Neonatal milia, or milia in babies, is a prevalent skin condition usually found in tiny babies soon after birth. Approximately half of all babies will develop neonatal milia at one point or another following delivery. Milia in babies commonly appears on the skin located around the nose, but it may occur on the scalp, cheeks, upper body, and even inside the mouth. This form of milia is thought to arise due to sweat glands that have yet to fully mature.
Primary milia may occur in both children and adults. As the most common form of milia, primary milia usually appears on the eyelids, cheeks, forehead, or genitals, but it may also develop elsewhere. This type of milia is not associated with skin trauma and, as with neonatal milia, primary milia usually clears up on its own in multiple months. Should primary milia fail to clear up on its own, professional dermatology treatment is likely required for removal.
Secondary milia, commonly referred to as traumatic milia, occurs secondary to an injury to the skin caused by health conditions that affect the skin. These health conditions can include ski burns, excessive sunlight exposure, surgical procedures, and radiation procedures. With secondary milia, the milia develop during the skin's healing process. Along with skin trauma, this form of milia may likewise occur as a skin reaction to heavy skin creams and ointments.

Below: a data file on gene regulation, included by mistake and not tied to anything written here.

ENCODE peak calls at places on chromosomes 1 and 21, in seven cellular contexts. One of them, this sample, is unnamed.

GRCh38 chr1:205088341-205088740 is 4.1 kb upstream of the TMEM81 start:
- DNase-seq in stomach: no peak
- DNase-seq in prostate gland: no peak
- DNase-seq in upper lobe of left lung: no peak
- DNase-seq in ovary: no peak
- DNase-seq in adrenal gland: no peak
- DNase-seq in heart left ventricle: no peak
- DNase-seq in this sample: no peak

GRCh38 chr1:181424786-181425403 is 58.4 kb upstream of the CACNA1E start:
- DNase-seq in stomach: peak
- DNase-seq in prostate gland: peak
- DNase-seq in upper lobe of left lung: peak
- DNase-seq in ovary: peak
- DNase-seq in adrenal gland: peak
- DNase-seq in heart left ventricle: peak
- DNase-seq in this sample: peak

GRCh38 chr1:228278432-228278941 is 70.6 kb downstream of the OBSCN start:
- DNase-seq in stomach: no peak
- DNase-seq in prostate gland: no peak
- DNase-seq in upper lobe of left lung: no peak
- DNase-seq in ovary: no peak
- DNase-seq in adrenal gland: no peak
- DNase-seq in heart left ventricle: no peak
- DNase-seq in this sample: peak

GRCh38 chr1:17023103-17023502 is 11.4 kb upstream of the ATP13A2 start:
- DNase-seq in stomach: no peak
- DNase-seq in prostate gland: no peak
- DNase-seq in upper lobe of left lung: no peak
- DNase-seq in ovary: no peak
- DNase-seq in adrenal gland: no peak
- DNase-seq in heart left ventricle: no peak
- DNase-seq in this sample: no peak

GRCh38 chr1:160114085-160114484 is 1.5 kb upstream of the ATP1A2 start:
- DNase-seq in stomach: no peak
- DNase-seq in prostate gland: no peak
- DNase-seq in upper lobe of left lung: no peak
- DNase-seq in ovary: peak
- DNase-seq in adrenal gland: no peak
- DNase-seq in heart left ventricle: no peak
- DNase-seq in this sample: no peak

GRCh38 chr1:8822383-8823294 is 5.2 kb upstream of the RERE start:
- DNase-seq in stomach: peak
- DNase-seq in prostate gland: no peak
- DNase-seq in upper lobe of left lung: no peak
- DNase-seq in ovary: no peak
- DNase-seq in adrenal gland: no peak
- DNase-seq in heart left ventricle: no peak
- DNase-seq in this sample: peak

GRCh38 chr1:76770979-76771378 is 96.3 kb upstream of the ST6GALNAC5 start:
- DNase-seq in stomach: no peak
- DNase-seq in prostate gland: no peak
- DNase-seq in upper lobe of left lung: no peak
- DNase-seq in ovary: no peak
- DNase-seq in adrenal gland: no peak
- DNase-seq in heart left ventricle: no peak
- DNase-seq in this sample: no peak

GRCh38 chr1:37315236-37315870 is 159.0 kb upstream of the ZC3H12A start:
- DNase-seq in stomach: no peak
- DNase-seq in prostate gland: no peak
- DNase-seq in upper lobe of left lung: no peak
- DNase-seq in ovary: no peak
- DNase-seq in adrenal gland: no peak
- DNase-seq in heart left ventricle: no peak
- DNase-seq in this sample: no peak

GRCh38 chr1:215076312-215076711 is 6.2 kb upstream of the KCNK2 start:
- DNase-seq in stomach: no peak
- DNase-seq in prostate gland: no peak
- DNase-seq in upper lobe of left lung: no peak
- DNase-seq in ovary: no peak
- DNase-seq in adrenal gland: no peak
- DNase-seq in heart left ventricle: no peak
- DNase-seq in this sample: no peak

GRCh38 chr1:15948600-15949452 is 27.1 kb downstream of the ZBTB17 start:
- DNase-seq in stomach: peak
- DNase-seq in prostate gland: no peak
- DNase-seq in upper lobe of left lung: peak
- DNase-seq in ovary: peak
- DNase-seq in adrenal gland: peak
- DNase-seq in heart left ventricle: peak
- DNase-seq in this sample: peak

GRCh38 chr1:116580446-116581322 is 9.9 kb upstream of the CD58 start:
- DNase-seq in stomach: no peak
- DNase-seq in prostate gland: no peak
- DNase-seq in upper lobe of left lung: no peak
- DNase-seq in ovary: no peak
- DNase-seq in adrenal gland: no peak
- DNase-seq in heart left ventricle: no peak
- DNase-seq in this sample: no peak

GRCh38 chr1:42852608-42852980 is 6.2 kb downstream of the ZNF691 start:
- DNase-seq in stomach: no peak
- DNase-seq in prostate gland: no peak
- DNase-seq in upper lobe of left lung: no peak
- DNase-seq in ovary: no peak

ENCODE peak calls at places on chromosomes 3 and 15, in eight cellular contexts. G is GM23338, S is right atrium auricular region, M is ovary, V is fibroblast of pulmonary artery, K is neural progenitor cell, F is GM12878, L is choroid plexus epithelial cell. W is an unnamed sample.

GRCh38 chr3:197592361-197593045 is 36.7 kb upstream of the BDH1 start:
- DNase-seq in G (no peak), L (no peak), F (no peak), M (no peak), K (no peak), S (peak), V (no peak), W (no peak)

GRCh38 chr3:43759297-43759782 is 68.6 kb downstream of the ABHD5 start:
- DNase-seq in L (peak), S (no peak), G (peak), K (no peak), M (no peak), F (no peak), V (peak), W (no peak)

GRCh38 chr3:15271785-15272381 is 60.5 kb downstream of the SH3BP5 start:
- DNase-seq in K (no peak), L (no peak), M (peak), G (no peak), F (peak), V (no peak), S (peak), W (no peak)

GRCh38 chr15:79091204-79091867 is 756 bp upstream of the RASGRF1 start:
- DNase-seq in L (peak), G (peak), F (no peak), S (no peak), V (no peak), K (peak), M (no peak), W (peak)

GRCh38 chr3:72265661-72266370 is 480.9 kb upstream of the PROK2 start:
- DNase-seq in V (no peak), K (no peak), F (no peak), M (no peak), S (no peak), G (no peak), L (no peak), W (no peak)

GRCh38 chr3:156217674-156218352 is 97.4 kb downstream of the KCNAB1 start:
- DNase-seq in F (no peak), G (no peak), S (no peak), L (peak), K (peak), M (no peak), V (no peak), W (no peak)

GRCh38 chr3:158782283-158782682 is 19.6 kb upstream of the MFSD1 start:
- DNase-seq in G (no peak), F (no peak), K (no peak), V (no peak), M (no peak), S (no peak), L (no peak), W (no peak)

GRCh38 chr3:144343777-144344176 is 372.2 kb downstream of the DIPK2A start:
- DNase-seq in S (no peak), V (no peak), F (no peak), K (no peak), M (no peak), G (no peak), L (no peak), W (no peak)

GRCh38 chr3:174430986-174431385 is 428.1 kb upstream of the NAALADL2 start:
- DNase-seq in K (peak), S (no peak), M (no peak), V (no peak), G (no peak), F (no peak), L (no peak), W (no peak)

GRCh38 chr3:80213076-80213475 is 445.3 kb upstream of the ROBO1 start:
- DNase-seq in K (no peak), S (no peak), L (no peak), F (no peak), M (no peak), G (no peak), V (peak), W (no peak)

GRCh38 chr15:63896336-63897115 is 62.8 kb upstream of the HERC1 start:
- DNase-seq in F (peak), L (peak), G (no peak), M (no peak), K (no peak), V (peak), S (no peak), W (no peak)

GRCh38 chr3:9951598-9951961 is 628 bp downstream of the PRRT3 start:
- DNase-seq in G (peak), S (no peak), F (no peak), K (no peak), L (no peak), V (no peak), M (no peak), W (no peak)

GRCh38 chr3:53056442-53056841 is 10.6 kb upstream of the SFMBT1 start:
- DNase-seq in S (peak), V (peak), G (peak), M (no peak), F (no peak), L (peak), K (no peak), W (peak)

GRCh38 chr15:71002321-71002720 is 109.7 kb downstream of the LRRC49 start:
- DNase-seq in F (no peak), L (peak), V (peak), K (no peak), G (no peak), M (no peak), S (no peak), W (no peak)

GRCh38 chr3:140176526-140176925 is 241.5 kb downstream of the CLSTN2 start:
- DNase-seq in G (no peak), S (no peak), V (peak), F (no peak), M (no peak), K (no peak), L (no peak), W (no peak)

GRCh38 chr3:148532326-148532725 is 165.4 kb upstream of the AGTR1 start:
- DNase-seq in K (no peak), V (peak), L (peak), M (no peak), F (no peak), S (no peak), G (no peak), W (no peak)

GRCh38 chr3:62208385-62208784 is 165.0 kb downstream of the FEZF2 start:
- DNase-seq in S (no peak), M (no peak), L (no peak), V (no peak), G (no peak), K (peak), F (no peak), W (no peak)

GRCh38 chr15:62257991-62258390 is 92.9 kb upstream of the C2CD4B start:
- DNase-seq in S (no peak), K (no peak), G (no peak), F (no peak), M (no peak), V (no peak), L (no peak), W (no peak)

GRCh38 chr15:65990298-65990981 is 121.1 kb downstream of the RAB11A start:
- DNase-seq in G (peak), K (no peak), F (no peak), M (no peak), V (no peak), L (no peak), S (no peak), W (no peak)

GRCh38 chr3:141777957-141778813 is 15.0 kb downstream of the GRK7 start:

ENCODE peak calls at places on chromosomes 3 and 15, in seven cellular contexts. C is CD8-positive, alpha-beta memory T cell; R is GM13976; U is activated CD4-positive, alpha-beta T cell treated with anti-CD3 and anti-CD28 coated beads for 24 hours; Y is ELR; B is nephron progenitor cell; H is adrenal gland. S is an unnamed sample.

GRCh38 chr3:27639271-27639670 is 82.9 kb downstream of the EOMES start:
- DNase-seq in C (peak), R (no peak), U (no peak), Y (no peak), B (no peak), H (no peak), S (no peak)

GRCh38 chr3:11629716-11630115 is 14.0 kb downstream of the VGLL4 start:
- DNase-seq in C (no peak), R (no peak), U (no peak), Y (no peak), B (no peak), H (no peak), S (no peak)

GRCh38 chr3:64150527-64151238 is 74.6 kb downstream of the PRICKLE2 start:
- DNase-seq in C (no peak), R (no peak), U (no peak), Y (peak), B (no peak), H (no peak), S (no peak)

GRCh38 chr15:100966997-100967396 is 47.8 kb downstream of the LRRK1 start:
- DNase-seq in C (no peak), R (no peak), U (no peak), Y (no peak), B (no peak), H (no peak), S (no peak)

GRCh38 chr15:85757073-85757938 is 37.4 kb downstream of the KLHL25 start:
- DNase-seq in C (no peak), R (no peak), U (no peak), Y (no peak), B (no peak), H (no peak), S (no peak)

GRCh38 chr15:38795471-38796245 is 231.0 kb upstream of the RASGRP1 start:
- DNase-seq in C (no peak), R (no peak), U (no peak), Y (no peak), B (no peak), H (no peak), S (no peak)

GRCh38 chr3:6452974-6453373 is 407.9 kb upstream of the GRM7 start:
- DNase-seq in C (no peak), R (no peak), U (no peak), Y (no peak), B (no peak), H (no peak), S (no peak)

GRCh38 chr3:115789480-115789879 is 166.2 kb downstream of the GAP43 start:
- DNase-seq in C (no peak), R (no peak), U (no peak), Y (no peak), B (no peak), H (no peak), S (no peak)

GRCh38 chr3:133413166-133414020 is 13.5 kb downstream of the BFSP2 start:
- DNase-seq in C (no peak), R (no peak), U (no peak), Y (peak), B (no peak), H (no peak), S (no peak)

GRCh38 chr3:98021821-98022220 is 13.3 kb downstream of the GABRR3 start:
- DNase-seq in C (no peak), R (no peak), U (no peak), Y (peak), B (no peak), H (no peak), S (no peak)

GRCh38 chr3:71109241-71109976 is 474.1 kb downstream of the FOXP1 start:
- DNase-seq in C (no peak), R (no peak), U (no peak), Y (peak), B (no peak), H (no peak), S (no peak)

Multiple Eruptive Milia (MEM)
Multiple eruptive milia is a rare skin condition in which the milia arises in crops or patches atop the skin, developing over weeks or months. MEM patches may develop on the face, the upper arms, and the upper trunk, among other areas of the body. The lesions from multiple eruptive milia are usually asymptomatic. Still, they may cause patients to feel self-conscious and can be difficult to get rid of, especially without treatment from a dermatologist.
In most cases, milia are harmless and eventually clear up on their own and without treatment; in babies, for example, most milia clear up after a few weeks. In some cases, however, milia can persist for multiple months, or sometimes longer. Some forms of milia, such as secondary milia, may be permanent, requiring patients to contact a dermatologist for milia extraction. Patients troubled by their milia and seek effective milia removal may seek treatment from our dermatologists in Gainesville. Our dermatology professionals often remove these cysts using a fine milia removal tool or milia removal needle. Until you can see your dermatologist for treatment, please avoid squeezing or attempting to extract milia on your own, as this may lead to scarring, skin infection, or other types of skin damage. Milia characterized as persistent or widespread may be treated using laser treatment, dermabrasion, chemical peels, or cryotherapy, as recommended by our dermatologists.
How To Prevent Milia
In certain situations, milia prevention may not prove successful. But for most patients, taking specific steps can help reduce the likelihood of developing milia. We recommend that patients consider the following tips to help them improve the health of their skin and help prevent the development of milia.
- Discuss skin care/ product choices with your dermatologist.
- Avoid skin care containing ingredients either too heavy or rich.
- Avoid the use of certain oil-based beauty products.
- Limit your exposure to sunlight as much as possible.
- Start using exfoliating treatments suited to your skin type.
- Wear broad-spectrum sun protection daily.
- Consider products containing manuka honey or retinol for milia prevention.
- Schedule regular dermatologist appointments for skin check-ups and treatment.